I started to explain that nothing about Jackie was ordinary. She was Puerto Rican with blonde hair and blue eyes, and didn’t speak any Spanish. She could dance and usually had a line of boys chasing after her. She knew how to make me laugh and kept my secrets. We had met in kindergarten and became best friends when another girl stole my lunch money and Jackie kicked her until she gave it back. I couldn’t sum up almost ten years of friendship in just a couple of words, though.

“We playing or what?” the older guy demanded.

Olivia rolled her eyes and turned to me. “You’re on my team. You ever play?”

I decided to just go for it. I figured Corey was off having his own fun, and Jackie obviously was, too. There was no reason why I shouldn’t, either. I hesitated, though, because I didn’t know what they were playing. I wondered whether I should try to wing it and make myself look dumb, or admit that I’ve never been to a party and look even dumber. “The rules are so different everywhere,” I said, inspired by a poster board taped to the wall with “House Rules” written in big, black letters.

“Okay,” she said, “obviously, you have to get it in. You can’t bounce it off the table, and clean catches don’t count. If it hits two cups, they,” she jabbed a finger at the older guy and his partner, a short blond guy that at least looked like he was still in high school, “drink one each. If you knock one of their cups over, it doesn’t count. You drink. That’s pretty much it. Got it?”

I nodded. She handed me a ping-pong ball. It felt weightless between my fingers.

“Me first,” she said and, with a flick of her wrist, sent the little ball sailing over the table. It just missed one of the cups. I realized the cups were lined up in a triangle, with the tip pointed toward the opposing team. “Your turn,” Olivia said.

I swallowed hard and stared at a cup in the second row. There is a reason I don’t play sports. Please don’t make me look stupid, I thought as I tossed it over. I squeezed my eyes shut.

“Yay!” Olivia squealed, and hugged me. I opened my eyes. The guy with dark hair set the cup to the side and wiped his mouth on his sleeve.

The game went by super fast. The next thing I knew, Olivia and I won and were “racking up” again to play against two other guys. Her friend, the still-drunk Danielle, cheered us on from a chair on the side, smoking cigarette after cigarette. She kept offering me one, but I said no each time. The only person I smoke with is Jackie, and even then, it’s only once in a while. Cigarettes are too gross to get hooked on.

I expected beer to taste nasty—since neither Mommy nor Mama ever drank it—but it was kind of fizzy, like soda, but the color of ginger ale, bitter and wet, kind of like the yeast Mama used for baking. I loved drinking the foam the most.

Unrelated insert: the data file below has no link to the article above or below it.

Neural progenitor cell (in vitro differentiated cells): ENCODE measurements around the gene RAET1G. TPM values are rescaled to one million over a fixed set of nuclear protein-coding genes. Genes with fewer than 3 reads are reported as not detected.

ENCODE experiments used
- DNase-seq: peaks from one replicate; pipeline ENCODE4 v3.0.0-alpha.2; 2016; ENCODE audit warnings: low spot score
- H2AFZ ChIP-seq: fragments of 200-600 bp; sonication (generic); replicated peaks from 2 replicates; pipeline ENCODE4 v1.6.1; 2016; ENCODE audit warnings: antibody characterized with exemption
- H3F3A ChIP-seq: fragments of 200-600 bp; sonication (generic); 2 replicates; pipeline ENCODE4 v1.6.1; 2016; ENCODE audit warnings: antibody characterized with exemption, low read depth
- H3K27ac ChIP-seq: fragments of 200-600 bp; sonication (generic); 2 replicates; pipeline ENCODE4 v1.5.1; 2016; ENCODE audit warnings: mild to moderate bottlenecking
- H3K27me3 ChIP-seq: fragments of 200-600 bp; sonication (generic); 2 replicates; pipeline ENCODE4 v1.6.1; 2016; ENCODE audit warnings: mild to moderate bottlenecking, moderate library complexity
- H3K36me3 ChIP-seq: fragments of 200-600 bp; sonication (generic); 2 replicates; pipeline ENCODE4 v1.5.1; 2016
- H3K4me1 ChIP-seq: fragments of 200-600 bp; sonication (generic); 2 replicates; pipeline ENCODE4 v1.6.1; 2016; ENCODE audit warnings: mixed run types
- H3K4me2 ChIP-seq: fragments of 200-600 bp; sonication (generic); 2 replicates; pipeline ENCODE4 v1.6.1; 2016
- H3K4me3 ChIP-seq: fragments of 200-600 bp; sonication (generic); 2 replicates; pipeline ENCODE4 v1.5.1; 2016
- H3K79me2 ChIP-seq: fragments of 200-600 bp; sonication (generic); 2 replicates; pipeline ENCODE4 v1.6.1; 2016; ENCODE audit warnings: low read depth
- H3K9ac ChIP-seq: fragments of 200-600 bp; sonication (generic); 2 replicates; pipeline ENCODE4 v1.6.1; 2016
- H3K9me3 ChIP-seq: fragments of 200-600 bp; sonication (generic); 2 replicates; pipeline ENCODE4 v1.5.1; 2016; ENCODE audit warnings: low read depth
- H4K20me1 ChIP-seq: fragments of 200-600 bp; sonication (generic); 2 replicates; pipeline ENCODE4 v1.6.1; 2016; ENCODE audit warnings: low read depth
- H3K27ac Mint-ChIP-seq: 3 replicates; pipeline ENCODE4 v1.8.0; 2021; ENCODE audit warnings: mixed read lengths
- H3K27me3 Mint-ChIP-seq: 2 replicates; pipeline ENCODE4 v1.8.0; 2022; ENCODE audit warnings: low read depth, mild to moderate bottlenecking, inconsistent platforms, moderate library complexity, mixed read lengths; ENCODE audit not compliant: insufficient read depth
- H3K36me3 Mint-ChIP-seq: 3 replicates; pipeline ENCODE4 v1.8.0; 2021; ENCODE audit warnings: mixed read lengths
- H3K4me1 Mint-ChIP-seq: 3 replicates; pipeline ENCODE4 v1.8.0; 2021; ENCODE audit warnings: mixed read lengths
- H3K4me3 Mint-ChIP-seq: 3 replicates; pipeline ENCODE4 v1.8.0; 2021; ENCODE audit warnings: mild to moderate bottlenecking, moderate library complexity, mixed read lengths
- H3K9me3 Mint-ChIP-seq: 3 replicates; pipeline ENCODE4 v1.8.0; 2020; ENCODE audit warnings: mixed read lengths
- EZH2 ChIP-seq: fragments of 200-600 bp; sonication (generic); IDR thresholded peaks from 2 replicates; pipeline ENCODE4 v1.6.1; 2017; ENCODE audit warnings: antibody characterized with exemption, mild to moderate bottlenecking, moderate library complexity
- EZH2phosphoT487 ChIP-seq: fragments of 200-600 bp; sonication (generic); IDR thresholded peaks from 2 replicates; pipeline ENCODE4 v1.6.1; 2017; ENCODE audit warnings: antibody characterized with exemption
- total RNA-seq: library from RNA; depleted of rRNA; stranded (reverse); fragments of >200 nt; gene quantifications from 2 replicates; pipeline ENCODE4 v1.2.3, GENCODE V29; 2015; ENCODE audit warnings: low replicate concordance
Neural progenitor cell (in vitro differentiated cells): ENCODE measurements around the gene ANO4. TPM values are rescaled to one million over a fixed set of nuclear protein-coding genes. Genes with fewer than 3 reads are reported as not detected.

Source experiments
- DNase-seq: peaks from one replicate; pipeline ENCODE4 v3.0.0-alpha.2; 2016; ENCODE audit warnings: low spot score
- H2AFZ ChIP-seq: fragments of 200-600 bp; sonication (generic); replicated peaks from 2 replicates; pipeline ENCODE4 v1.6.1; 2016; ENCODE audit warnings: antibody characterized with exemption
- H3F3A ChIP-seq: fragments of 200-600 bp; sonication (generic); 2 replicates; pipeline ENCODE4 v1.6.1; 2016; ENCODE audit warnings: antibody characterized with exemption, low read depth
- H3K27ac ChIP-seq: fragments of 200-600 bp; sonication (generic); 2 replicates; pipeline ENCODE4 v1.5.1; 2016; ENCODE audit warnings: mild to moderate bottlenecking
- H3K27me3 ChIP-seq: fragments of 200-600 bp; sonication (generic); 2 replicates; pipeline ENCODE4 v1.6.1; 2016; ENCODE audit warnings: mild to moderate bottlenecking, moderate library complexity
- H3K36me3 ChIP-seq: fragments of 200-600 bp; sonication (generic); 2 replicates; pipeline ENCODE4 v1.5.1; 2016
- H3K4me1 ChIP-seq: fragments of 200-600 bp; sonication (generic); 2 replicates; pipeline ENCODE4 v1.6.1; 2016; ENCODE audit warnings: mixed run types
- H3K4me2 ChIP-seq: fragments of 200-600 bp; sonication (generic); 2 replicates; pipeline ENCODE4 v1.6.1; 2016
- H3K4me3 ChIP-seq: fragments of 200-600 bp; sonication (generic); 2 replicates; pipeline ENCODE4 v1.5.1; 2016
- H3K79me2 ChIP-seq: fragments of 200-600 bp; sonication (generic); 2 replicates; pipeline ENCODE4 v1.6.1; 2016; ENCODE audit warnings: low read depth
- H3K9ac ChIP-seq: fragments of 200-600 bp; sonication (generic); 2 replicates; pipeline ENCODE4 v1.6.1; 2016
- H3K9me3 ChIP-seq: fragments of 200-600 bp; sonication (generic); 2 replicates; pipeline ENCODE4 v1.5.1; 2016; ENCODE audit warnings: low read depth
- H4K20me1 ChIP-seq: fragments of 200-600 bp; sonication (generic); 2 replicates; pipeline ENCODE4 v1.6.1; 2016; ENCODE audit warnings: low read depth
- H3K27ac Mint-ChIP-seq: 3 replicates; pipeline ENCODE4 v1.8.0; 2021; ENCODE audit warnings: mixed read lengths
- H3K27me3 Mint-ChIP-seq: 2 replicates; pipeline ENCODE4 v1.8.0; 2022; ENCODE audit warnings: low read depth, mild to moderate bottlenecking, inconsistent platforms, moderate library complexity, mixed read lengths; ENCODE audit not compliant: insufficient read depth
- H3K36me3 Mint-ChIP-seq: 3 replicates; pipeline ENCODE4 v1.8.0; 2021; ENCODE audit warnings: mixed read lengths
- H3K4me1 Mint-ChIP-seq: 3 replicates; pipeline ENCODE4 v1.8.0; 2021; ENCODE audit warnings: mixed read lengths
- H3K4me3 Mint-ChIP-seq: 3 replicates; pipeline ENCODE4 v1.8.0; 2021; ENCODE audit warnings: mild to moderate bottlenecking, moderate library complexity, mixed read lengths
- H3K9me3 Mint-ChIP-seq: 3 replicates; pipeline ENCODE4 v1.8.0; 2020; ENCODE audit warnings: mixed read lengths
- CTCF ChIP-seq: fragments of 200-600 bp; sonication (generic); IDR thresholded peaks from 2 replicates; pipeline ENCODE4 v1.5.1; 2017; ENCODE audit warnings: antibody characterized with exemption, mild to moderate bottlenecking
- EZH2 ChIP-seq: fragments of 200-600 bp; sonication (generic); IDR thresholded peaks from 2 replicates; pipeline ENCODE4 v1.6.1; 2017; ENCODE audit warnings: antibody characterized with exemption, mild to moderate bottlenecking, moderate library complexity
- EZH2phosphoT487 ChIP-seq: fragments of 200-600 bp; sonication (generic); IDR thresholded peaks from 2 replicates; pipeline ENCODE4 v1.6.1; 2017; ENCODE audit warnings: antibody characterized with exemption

Each time we started a new game, Olivia reached into a box and pulled out two or three cans of beer. The first time, I watched her fill the cups with just over a mouthful, maybe two, but after that, I started filling them. By our third game, I was filling the cups with three or four mouthfuls, and Olivia laughed each time.

“You are gonna get us smashed,” she said, hugging me and leaning on me. “I feel so good right now! How’re you feeling, girl?”

I nodded. I barely noticed the rough words in the rap blaring over the speakers anymore, and the boom of the bass made me want to dance. Everything—even when I missed a cup or knocked one of the guys’ cups over—made me laugh.

As we racked up our fourth game, I heard someone shouting my name. I turned and saw Corey pushing through the crowd watching us play. “Sade!” he yelled.

“What?” I finished filling our cups. “What’s wrong?”

“It’s eleven-thirty!”

“Okay,” I said, and tossed the ball. “So what?” I froze as my younger brother’s words sank in. “Oh shit. Olivia, I have to go!”

“Aw!” She pouted, then turned to her friend. “Danielle, can you play another game?”

I followed Corey, tripping awkwardly in Jackie’s heels. “Slow down,” I whined. “Where have you been?”

“Upstairs, playing Xbox with Reggie and some other guys. Where’s Jackie?” he shouted as we circled the downstairs part of the house a second time.

“I tried looking for her earlier. The last place I saw her was in the kitchen.” I leaned against a wall and yanked the heels off.

“We are in so much trouble,” Corey said.

“I know,” I said, my heart pounding. “I don’t think I feel too good, either.”

“No,” Corey said. “Look.” He pointed.

There, in the front door of the living room, stood our moms.

Read Chapter 2 »

October Goals

via Unsplash
via Unsplash

I used to set goals for myself every month.

I don’t know why I stopped.

Maybe because I thought they were stupid, that they were just distracting me. In truth, I think they were keeping me on track.